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Friday, January 14, 2011

Poetry Friday--Seriously Funny

Seriously Funny, an anthology edited by Barbara Hambly and David Kirby, is subtitled: Poems about Love, Death, Religion, Art, Politics, Sex, and Everything Else [811.6 SER]. Overall, it's not pee-in-your pants, but humor is a very personal thing, and the editors were not looking for pee-in-your pants humor. The editors told of their selection strategy in the "Introduction,"
We're not looking for funny poems; we're looking for seriously funny poems, ones that evoke poetry's timeless concerns but include a comic element as well. We have nothing against Dorothy Parker and Ogden Nash, but our interest lies only in poems of literary merit that also bring at least a smile and sometimes a belly laugh.
Hambly and Kirby edited the book with quite a bit of humor as is evidenced in the chapter titles such as "Let Us Be Friends a While and Understand Our Differences: Fiends and Neighbors," or "From My Bowels to Your Inbox: Poetry Goes to Work."

Here's a poem by Stephen Dobyns called "Spiritual Chickens":
A man eats a chicken every day for lunch,
and each day the ghost of another chicken
joins the crowd in the dining room. If he could
only see them! Hundreds and hundreds of spiritual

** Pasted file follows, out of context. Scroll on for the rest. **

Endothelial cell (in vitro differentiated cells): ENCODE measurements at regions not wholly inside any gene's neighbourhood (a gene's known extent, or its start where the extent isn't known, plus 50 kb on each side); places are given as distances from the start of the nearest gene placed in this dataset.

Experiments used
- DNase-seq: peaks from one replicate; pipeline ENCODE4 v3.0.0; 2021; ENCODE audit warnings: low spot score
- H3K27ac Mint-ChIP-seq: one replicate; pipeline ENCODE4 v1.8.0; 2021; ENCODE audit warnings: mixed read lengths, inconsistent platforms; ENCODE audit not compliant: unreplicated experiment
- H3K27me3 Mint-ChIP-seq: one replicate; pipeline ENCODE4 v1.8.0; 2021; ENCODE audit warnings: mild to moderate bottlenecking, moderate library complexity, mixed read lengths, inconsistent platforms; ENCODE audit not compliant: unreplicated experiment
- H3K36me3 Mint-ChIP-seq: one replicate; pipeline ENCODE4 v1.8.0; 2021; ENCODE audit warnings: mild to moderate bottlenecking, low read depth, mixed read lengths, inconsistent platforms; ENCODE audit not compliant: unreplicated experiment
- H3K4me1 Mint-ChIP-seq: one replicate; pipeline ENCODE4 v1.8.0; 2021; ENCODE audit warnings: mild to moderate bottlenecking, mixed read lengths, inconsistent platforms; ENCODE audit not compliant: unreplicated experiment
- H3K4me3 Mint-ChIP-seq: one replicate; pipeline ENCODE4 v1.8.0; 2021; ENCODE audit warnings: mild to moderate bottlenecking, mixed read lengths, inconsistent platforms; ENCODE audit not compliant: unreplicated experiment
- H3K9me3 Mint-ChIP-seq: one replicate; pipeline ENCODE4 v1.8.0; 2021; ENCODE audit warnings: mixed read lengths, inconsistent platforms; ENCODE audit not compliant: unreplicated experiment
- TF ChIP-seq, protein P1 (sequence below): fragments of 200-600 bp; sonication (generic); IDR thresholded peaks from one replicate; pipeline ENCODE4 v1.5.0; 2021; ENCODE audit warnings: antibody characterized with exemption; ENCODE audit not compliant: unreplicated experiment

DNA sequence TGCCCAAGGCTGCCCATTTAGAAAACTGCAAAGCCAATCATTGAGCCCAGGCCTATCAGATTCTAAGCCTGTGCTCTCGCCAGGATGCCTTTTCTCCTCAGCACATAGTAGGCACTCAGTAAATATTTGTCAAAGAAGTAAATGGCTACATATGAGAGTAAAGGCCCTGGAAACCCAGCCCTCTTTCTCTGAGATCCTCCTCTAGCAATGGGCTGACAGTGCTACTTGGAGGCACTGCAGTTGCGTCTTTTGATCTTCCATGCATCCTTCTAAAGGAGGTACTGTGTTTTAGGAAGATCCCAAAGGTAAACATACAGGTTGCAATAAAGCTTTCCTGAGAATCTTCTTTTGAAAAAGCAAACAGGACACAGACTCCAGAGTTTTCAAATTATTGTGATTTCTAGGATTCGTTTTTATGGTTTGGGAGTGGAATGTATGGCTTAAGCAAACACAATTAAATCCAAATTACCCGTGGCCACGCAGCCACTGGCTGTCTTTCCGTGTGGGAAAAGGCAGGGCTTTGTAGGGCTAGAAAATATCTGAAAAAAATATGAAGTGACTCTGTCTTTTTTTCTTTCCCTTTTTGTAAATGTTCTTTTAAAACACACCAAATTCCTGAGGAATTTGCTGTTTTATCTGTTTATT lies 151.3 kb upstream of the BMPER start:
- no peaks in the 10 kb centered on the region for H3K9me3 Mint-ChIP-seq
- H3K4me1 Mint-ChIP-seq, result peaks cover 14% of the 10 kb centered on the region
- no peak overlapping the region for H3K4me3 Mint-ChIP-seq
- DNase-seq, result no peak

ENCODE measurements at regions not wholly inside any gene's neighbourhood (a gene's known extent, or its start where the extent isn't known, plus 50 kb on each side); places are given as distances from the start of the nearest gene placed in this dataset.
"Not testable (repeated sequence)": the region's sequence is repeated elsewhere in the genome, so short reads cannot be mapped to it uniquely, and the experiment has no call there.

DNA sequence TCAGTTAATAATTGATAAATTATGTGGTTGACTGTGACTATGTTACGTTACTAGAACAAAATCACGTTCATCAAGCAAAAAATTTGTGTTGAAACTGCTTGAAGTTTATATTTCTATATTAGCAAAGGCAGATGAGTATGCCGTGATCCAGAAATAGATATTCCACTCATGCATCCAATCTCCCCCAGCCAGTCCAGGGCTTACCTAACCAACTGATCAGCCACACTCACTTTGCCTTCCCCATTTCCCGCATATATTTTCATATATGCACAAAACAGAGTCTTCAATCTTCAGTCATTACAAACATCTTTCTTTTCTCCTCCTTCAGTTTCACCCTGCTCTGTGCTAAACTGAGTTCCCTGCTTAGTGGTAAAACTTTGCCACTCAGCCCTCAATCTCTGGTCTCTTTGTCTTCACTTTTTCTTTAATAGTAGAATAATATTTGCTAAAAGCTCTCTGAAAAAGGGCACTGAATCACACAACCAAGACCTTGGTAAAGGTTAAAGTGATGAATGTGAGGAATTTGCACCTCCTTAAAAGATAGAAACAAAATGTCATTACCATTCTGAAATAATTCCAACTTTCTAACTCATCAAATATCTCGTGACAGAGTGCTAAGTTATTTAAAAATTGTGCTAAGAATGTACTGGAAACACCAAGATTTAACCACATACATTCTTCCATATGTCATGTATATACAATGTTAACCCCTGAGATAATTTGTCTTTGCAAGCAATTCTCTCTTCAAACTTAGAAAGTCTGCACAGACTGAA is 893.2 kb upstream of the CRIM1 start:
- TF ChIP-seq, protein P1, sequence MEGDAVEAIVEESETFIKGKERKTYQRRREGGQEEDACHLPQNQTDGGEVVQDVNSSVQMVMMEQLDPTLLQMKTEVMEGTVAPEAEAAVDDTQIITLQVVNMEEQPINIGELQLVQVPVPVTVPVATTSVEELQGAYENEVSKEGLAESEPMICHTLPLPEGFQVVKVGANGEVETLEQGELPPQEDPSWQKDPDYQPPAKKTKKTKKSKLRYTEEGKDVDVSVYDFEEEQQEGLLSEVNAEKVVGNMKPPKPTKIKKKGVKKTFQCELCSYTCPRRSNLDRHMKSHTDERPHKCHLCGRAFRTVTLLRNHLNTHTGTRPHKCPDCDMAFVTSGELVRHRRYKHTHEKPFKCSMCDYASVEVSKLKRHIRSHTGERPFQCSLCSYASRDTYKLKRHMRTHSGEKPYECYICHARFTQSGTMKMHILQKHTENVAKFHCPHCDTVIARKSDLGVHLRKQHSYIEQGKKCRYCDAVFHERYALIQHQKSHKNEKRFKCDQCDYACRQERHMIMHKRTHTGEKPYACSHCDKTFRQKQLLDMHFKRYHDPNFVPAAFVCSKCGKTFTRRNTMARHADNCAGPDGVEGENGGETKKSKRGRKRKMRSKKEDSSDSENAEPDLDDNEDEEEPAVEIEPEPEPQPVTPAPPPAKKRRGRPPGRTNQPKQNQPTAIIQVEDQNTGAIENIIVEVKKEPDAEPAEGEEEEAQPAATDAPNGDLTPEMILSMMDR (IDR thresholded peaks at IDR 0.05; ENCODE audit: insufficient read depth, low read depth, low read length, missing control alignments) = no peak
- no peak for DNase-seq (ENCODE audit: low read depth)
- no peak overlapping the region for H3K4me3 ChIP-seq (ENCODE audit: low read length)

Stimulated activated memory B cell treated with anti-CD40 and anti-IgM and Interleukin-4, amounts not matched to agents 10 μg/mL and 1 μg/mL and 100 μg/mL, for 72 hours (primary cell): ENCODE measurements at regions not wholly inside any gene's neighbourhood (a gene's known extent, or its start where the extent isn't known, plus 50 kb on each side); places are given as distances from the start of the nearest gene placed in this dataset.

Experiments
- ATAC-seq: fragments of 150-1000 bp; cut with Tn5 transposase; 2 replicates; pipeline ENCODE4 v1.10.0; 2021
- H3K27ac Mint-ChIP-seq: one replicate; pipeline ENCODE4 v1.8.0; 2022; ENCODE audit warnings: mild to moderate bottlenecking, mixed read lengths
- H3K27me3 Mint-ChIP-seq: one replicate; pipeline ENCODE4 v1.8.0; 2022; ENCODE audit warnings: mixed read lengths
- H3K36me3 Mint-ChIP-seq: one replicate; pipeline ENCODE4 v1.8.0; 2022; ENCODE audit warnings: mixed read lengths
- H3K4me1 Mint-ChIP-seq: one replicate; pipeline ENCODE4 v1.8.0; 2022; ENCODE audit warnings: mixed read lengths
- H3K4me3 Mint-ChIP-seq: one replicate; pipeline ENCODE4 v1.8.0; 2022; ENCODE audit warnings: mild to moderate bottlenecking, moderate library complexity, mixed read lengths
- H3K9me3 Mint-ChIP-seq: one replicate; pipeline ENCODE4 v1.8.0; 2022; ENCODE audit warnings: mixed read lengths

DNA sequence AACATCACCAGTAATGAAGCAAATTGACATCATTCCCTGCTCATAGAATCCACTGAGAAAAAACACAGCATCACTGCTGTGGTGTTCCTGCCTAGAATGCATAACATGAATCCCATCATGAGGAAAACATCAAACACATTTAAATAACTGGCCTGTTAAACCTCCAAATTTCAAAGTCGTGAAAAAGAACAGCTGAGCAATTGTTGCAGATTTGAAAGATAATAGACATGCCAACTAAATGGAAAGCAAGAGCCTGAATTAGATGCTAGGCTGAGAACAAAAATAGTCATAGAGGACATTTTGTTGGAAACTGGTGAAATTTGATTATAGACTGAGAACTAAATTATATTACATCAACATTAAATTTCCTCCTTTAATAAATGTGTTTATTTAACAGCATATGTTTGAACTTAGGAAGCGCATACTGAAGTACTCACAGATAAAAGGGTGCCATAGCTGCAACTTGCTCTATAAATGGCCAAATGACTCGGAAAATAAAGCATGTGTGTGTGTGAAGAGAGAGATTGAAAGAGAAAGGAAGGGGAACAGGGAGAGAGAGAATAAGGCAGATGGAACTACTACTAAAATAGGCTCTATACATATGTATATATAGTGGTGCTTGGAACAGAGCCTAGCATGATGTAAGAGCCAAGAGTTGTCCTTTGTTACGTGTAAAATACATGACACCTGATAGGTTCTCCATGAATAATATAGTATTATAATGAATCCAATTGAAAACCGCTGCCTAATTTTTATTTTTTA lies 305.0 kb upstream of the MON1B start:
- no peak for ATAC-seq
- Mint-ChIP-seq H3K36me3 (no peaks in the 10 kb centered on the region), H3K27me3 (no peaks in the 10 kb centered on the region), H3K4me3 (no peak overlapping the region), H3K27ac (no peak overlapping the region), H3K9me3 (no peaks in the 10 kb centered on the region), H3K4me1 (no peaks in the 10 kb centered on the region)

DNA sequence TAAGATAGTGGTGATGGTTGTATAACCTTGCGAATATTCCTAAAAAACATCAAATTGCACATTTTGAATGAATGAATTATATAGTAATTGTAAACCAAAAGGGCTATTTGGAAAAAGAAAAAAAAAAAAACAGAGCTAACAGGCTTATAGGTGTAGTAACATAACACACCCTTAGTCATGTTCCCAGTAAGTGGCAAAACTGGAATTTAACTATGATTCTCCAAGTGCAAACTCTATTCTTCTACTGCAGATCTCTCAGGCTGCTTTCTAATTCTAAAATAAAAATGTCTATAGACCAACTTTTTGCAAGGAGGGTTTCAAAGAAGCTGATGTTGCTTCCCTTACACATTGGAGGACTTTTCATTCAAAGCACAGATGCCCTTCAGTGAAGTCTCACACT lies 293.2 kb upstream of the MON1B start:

chickens, sitting on chairs, table, covering
the floor, jammed shoulder to shoulder. At last
there is no more space and one of the chickens
is popped back across the spiritual plain to the earthly.

Read the rest at The Times Online and you'll also find a rather unnecessary commentary accompanying the poem!
I'm certain there's something for everyone in Seriously Funny, except for, perhaps, the completely humorless individual. (And don't we all know at least one of those?)

Now to relieve you of those visions of ghostly chickens in your head, why don't you head over to the Poetry Friday Round-Up being hosted by Laura Salas.


  1. I'm putting this on reserve right now. I don't like silly poems, but I love funny ones. Billy Collins' wry humor gets me every time--can't wait to explore these...

  2. The commentary does go on, but I like that bit about the autistic kid at the end...

  3. The kid does raise an interesting question--which world do we spend more time in?